Instead of webs, the goldenrod crab spider, Misumena vatia, uses camouflage to ambush its prey, slowly changing color to match the flower on which it's perched. It does this by moving yellow pigment closer to or farther from its outermost layer of cells. The species is most often found among yellow and white blooms, but it can morph into a green or bluish hue when necessary, or even take on reddish spots or stripes. Thus disguised, the arachnid waits frozen, its front legs poised to snap closed in a deadly embrace on hapless insects that come into range. The spider's venomous bite can take down bugs as large as butterflies and bumblebees. Art Wolfe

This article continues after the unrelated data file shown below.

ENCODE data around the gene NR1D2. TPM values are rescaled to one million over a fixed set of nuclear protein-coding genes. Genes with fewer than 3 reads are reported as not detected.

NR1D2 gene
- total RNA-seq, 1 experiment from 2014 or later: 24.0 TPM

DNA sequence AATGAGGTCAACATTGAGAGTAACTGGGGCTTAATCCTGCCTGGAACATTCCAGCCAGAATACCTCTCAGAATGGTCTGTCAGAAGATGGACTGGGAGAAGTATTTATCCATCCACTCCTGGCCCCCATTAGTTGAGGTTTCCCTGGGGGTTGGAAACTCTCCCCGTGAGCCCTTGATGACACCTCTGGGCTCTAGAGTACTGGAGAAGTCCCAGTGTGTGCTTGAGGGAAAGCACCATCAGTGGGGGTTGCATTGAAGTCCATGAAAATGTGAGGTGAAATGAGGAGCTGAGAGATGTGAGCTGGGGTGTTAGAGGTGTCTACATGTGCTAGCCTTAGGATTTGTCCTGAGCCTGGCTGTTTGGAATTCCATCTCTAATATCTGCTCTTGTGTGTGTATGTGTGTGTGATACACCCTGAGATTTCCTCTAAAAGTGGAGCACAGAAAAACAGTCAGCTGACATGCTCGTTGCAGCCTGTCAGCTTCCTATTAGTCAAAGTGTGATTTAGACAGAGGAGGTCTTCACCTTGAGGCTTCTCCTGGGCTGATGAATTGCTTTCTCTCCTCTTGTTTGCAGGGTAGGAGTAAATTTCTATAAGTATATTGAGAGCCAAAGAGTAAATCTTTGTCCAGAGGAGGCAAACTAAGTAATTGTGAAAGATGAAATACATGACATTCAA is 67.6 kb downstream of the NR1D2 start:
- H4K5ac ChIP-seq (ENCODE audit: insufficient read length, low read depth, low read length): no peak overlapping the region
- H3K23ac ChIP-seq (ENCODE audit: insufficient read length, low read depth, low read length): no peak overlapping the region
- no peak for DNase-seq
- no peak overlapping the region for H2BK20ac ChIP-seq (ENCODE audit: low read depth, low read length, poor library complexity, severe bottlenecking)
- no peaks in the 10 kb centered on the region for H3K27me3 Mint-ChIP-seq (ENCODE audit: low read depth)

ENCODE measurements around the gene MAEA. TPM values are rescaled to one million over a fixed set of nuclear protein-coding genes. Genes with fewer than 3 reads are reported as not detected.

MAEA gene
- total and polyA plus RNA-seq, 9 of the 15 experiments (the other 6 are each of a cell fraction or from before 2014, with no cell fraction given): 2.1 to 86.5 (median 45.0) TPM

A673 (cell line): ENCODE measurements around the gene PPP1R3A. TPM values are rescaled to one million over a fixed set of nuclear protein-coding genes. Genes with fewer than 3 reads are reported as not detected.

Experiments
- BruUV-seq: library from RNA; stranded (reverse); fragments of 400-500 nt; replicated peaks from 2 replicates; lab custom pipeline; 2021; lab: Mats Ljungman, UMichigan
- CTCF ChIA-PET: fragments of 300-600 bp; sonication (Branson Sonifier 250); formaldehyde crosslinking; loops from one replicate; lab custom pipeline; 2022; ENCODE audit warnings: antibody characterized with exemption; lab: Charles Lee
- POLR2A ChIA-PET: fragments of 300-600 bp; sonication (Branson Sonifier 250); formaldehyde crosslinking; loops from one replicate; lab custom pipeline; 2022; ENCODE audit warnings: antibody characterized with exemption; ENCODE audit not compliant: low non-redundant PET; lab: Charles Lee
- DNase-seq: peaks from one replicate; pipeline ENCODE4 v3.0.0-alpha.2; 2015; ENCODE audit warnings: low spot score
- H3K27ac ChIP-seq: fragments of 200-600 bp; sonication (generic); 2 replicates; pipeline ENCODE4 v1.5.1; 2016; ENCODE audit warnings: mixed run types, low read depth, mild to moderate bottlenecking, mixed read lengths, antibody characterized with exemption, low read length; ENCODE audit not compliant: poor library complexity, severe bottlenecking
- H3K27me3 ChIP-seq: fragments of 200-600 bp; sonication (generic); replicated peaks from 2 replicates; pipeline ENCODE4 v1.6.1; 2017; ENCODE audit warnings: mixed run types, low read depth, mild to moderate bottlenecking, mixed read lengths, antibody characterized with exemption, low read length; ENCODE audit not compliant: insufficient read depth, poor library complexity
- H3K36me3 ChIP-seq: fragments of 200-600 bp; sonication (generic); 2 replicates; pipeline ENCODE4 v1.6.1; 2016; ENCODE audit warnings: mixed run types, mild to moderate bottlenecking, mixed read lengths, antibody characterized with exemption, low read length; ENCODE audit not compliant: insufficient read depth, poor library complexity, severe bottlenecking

Animals use camouflage to hide from and confuse predators and prey. For some such animals, their natural appearance mimics, matches, and fades into their surroundings. Others actively shift shape, texture or color to blend in. This amazing ability to hide in plain sight has evolved in parallel across thousands of species, and each animal’s cloaking technique is unique.
“They all need to look invisible,” says zoologist Martin Stevens of the University of Cambridge, “but the mechanisms can be quite varied.” Recent research has focused on how some rare species—cuttlefish, for instance—can even tailor their quick changes to deter different predators. In the following gallery, we capture some of North America’s most ingenious disappearing acts.